Submitted by Penrose Physical Therapy
If you happen to wear a smart watch these days it will prompt you to take a few minutes to practice deep breathing. Do you know why? Because there is more evidence that deep breathing does decrease our stress and pain levels. This is a great tool you can use right away. We will walk through this in detail so you can experience some relief.
First let’s talk about what happens when we are in pain. When we have an injury the signals are carried to our brain along nerve fibers. The brain can then send signals to increase or decrease the pain. Endorphins can decrease the pain. The brain can also release neurotransmitters or hormones to increase the pain. We are all very different as to how we “feel” pain and hopefully this helps you understand why some people have a lower threshold and some a higher threshold. It isn’t necessarily within their control. Depending on how our brains perceive pain and past experiences that influences how we register pain.
Have you heard the saying “90% of what we worry about never even comes to pass?” When we are in pain what should we do then? Worrying about the worst case scenario doesn’t seem to be all that helpful. Instead I want to encourage you to try deep breathing.
How does deep breathing work?
- 7 breathes per minute (which is half of the normal rate). You will be breathing deeper and longer per breath. You want to spend 60% of the time on expiration (the exhale)and only 30% on inspiration with a 10% pause in between breathes. No holding your breath – a pause is truly a short pause.
- You will need 20 minutes total of this breathing to get the benefits of decreased pain, tension, and improved relaxation. However take a small break every 5 minutes.
What will you notice afterwards? The research has found:
- Decreased feelings of tension, anger, and depression afterwards and a more general reduction of stress levels. Several studies have demonstrated a reduction of negative feelings due to breathing exercises both in patients with chronic pain and healthy controls
2.The most striking findings (and why I wanted to discuss this) is significant increase of pain thresholds in our subjects only after the deep breathing protocols (they subjects were less sensitive to pain stimuli).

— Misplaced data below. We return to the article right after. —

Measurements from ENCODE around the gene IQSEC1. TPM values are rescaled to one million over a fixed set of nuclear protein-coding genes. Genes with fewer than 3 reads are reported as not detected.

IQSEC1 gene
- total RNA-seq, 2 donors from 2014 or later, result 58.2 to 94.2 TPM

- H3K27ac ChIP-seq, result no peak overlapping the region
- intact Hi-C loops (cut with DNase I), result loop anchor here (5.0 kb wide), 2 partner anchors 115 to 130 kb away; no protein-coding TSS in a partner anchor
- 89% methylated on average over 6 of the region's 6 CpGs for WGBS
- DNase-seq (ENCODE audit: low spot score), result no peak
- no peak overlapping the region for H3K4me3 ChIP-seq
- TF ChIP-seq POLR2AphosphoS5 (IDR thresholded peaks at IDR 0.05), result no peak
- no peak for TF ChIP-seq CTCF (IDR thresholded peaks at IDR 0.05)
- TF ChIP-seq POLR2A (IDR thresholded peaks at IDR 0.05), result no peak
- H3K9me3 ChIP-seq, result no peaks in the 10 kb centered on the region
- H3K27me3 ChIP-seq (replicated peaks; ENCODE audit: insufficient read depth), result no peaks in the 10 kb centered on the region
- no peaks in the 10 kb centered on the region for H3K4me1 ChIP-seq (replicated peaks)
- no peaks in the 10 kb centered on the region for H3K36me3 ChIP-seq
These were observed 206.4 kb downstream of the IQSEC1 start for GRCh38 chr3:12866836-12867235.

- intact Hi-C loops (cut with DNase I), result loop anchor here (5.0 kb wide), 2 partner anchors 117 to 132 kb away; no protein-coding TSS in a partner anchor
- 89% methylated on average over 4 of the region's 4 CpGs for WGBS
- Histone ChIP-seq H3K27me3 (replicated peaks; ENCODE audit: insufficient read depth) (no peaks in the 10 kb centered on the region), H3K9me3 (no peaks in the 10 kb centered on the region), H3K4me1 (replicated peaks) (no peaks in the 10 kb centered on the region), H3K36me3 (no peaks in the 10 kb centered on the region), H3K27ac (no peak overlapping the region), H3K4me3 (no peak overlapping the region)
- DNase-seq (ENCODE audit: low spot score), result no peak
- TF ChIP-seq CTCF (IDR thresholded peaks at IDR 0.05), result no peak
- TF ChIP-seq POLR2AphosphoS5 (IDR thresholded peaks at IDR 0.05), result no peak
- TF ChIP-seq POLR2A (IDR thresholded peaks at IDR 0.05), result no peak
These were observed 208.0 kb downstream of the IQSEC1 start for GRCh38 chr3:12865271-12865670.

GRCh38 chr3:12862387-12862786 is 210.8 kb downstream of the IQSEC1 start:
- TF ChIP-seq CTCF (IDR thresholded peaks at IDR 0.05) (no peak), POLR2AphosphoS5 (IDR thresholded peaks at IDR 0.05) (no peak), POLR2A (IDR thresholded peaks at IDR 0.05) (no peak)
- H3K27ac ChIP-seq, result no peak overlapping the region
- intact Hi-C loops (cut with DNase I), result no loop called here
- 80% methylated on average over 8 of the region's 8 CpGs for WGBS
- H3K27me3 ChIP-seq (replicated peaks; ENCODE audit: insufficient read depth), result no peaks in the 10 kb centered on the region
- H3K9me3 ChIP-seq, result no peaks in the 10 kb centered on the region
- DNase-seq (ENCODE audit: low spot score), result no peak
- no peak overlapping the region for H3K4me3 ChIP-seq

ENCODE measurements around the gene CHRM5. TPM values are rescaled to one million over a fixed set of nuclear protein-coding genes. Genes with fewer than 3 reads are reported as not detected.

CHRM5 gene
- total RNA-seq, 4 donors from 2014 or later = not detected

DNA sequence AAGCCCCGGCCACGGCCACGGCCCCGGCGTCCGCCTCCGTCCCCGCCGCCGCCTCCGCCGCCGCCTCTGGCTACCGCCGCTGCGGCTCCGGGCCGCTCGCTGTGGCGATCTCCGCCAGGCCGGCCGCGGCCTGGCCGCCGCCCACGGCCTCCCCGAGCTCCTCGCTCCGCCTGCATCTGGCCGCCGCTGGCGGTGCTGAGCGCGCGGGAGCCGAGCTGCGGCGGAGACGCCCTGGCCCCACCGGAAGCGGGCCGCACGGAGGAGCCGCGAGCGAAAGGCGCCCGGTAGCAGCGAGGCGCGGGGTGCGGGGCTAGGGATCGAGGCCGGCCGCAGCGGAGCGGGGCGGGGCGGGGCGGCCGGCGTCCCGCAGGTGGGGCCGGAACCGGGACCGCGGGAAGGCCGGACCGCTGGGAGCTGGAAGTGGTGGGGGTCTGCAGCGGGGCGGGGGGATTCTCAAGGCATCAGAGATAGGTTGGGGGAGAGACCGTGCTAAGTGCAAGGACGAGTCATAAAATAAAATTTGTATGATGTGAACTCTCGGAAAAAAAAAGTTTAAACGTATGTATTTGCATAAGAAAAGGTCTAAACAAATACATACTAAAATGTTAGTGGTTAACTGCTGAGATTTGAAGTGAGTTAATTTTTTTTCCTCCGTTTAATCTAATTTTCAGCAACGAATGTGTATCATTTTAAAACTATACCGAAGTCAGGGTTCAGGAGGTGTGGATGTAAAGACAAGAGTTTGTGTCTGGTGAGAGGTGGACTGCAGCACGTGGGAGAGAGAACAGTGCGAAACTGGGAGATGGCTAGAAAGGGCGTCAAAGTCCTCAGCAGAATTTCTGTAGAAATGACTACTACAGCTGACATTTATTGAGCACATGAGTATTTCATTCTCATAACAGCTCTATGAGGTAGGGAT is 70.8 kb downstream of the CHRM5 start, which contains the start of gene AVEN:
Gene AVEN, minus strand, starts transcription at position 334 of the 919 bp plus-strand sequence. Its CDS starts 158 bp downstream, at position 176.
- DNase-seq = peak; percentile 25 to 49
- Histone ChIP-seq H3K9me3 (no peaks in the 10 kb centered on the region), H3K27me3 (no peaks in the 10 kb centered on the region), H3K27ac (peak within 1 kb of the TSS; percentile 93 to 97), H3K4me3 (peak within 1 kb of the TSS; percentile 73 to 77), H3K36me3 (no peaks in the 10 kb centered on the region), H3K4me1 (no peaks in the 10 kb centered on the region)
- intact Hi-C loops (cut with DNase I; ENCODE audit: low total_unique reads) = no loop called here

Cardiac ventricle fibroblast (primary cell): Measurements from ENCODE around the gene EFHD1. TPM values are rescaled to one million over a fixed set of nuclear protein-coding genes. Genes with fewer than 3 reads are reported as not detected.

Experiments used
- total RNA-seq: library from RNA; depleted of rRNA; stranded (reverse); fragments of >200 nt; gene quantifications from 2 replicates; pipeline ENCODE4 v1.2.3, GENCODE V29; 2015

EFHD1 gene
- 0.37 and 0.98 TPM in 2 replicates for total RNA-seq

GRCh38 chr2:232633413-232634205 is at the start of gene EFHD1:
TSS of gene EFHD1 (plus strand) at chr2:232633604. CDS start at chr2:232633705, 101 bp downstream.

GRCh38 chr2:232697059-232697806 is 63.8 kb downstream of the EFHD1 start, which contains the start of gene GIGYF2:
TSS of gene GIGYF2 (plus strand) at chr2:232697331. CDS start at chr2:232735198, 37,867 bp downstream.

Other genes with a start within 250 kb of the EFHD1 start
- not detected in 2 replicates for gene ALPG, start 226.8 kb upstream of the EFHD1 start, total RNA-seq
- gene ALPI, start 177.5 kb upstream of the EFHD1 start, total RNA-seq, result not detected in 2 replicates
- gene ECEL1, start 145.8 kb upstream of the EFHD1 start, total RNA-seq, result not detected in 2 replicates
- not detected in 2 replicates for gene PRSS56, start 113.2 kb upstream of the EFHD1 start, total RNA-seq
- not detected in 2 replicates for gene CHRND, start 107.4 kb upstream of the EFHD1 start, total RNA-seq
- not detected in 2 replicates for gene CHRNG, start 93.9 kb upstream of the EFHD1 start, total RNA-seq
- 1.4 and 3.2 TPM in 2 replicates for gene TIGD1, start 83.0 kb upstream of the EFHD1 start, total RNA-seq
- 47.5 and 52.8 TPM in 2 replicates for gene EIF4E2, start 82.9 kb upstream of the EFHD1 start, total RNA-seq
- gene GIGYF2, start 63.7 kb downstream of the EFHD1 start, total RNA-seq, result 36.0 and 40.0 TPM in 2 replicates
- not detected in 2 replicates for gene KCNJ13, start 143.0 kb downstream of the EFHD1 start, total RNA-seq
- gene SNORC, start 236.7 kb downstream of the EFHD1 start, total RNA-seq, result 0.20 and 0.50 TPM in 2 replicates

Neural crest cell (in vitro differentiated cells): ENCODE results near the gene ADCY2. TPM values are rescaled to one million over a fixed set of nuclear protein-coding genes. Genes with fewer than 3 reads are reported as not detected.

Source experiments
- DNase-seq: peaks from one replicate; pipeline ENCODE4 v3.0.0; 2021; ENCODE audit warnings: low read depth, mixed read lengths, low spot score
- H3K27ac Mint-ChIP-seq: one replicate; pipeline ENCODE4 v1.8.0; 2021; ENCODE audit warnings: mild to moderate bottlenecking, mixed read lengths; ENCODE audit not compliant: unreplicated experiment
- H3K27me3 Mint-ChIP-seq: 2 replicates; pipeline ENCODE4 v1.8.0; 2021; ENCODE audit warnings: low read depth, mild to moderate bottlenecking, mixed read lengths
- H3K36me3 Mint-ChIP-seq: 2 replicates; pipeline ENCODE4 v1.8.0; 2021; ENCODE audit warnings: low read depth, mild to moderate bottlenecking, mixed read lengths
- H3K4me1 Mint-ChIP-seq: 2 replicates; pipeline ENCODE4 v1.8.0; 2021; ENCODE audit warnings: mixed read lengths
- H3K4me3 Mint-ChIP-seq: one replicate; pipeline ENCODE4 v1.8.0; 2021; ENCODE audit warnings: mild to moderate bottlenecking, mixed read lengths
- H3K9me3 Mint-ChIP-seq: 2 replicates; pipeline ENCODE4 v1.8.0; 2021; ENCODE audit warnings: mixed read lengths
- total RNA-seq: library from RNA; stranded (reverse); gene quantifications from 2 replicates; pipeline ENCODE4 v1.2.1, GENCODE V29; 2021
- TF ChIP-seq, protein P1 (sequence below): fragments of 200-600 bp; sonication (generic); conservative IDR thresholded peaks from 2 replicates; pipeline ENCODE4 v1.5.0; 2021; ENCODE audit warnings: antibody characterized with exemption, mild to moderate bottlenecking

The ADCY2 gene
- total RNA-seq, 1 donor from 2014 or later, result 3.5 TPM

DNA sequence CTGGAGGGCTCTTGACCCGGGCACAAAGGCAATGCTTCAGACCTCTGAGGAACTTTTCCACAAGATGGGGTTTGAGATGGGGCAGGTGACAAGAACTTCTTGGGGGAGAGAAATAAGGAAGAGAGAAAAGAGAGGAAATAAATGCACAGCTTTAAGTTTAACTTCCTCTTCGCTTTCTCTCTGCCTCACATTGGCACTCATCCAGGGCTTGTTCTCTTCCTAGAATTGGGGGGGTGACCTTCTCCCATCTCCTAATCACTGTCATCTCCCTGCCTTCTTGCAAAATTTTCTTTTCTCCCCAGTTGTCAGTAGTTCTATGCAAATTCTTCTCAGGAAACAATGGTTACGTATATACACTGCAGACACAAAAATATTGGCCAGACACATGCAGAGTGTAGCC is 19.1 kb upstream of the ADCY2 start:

- Breathing decisively influences “autonomic and pain processing”. The studies found that deep breathing can modulate the sympathetic arousal and pain perception. It seems to point to the ability of deep breathing to have an inhibitory affect on pain processing.
I will walk you through how to do this.
- Start on your back with your legs bent (or whatever position is the most comfortable for you).
- Make sure it is a quiet environment or turn on white noise
- Start with your hand on your belly. As you breathe in through your nose feel your hand rise on your belly – keep your neck, shoulders, and head relaxed. (only 30% of a cycle should be here – about 2.5 seconds). Don’t let your ribs flare excessively. When you inhale the belly should do most of your rising NOT your chest.
- Exhale through the mouth. Think of bringing your lower ribs down and in and keep the exhale going longer than you think (about 5 seconds). Exhale longer than you think… 5 full seconds. Slight pause at end.
- Go into inhale again. You shouldn’t feel stressed/strained/or like you are holding your breath – but it will feel like the exhale is considerably longer than usual.
*The long exhale actually lengthens the diaphragm and for many people this will help with chronic low back pain. The diaphragm influences back pain more than people realize. If you have trouble with low back pain and find this breathing difficult you would benefit from physical therapy to solve this issue.
Please commit to deep breathing daily for your stress and tension and see how it influences your pain. In fact, I honestly believe this is why so many neurosurgeons recommend Yoga as the miracle cure for back pain.
If you have not attended our Yoga class you can mention this article and attend a session for free. This class size is limited to 8 people so we can provide a more feedback on your positions and posture. We modify the poses for arthritis and osteoporosis as most of our clients have these conditions. You will learn deep breathing in Yoga while improving your posture and mobility.
We are located at 1445 Galaxy Dr. Suite 301 in Lacey. You can call us at 360.456.1444 or email email@example.com for more information. Visit the Penrose & Associates Physical Therapy website to learn more about us and find more free pain tips reports on back pain, knee pain and so much more!